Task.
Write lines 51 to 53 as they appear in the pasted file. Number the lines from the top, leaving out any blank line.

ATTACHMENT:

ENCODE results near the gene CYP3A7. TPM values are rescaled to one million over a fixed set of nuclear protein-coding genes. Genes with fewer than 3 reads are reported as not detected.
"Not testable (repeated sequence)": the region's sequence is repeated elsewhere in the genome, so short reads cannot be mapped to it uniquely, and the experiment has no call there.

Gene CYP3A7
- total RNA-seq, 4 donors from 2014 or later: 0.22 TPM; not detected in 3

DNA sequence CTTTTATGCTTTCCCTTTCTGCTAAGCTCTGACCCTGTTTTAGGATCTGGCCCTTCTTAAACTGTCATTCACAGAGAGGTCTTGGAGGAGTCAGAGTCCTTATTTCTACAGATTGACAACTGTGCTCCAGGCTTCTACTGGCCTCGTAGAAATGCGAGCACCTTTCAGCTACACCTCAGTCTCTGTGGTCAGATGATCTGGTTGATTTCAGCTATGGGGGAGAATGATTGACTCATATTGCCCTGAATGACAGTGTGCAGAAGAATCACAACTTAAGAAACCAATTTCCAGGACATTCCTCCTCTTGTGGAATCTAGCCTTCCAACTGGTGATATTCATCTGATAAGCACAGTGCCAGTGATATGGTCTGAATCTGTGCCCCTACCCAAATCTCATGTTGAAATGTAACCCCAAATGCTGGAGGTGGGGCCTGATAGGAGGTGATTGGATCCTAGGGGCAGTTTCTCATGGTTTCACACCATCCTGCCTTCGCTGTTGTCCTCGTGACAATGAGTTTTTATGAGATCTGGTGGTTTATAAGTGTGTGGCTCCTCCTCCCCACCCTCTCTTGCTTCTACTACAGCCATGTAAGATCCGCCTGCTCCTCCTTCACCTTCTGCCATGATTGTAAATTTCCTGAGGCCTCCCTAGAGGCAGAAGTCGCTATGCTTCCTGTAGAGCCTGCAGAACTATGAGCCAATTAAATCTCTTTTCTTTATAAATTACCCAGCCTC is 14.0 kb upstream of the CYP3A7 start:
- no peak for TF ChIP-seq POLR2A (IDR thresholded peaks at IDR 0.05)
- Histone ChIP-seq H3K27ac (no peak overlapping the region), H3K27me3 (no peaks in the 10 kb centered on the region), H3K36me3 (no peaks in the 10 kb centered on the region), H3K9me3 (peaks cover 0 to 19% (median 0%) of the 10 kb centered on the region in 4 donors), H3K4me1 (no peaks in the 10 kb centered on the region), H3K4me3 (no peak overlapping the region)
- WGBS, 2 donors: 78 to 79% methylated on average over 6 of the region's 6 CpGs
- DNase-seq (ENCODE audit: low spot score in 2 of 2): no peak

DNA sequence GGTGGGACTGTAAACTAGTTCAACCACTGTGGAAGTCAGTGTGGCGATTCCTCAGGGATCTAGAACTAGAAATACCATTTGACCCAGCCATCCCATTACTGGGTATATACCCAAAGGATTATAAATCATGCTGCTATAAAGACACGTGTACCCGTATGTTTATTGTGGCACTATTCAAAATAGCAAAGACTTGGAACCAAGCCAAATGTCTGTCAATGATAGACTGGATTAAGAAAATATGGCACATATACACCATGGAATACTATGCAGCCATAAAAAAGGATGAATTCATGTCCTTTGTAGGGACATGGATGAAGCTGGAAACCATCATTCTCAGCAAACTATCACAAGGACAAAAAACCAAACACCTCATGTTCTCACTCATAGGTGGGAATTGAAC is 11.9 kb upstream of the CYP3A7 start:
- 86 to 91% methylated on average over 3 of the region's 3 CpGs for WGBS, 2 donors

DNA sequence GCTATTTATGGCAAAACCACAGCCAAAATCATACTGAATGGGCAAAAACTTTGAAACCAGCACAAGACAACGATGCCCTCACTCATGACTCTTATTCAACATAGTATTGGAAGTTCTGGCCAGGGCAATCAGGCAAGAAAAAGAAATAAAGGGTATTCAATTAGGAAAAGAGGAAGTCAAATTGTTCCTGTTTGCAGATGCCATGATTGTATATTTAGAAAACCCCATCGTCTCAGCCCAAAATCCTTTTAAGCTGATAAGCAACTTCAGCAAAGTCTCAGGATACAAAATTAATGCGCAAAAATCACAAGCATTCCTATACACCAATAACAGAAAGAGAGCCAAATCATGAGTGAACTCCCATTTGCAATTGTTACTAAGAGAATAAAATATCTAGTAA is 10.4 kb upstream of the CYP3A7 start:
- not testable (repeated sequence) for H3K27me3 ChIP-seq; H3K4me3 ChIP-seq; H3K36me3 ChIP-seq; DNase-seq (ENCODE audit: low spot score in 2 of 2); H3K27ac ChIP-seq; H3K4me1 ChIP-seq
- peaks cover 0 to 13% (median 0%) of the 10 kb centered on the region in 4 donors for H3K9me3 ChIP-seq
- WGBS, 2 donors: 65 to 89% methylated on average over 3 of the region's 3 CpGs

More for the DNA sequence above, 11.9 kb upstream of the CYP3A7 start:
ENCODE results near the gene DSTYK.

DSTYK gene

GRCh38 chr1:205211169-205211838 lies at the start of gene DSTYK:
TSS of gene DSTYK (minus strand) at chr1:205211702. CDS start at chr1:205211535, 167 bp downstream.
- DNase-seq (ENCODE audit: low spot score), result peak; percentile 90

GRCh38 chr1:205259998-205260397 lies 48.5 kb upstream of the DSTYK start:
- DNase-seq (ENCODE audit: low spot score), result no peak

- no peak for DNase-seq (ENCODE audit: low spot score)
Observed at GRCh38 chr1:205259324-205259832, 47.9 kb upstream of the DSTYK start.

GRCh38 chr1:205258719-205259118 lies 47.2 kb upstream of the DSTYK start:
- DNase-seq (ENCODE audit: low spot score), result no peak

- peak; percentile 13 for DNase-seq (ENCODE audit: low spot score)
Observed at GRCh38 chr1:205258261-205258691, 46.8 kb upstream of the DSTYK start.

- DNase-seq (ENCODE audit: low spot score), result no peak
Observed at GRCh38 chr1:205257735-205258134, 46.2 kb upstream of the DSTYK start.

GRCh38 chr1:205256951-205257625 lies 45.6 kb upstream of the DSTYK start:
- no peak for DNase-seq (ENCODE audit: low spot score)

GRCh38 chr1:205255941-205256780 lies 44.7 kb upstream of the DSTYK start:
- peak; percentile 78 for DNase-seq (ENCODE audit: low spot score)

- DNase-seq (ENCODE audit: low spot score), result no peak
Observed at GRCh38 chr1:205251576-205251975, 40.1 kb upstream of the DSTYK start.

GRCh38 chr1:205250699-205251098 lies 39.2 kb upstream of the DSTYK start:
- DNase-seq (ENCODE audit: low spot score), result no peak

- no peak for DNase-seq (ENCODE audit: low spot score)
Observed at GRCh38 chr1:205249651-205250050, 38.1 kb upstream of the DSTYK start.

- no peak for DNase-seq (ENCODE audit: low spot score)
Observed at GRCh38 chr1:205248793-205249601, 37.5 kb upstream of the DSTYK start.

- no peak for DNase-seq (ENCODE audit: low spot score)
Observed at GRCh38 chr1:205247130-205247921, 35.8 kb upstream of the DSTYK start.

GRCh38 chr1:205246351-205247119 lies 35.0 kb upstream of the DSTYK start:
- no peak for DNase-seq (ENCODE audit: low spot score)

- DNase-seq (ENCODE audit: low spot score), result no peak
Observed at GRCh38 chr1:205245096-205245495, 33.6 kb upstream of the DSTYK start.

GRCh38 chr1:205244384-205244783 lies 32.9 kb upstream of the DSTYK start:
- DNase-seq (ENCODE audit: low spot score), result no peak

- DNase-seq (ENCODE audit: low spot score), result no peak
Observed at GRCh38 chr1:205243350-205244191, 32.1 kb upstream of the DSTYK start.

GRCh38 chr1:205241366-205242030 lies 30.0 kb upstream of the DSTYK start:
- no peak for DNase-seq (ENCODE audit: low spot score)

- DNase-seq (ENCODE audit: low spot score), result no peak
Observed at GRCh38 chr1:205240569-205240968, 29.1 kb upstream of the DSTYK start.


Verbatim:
- DNase-seq (ENCODE audit: low spot score), result no peak

- DNase-seq (ENCODE audit: low spot score), result no peak
Observed at GRCh38 chr1:205243350-205244191, 32.1 kb upstream of the DSTYK start.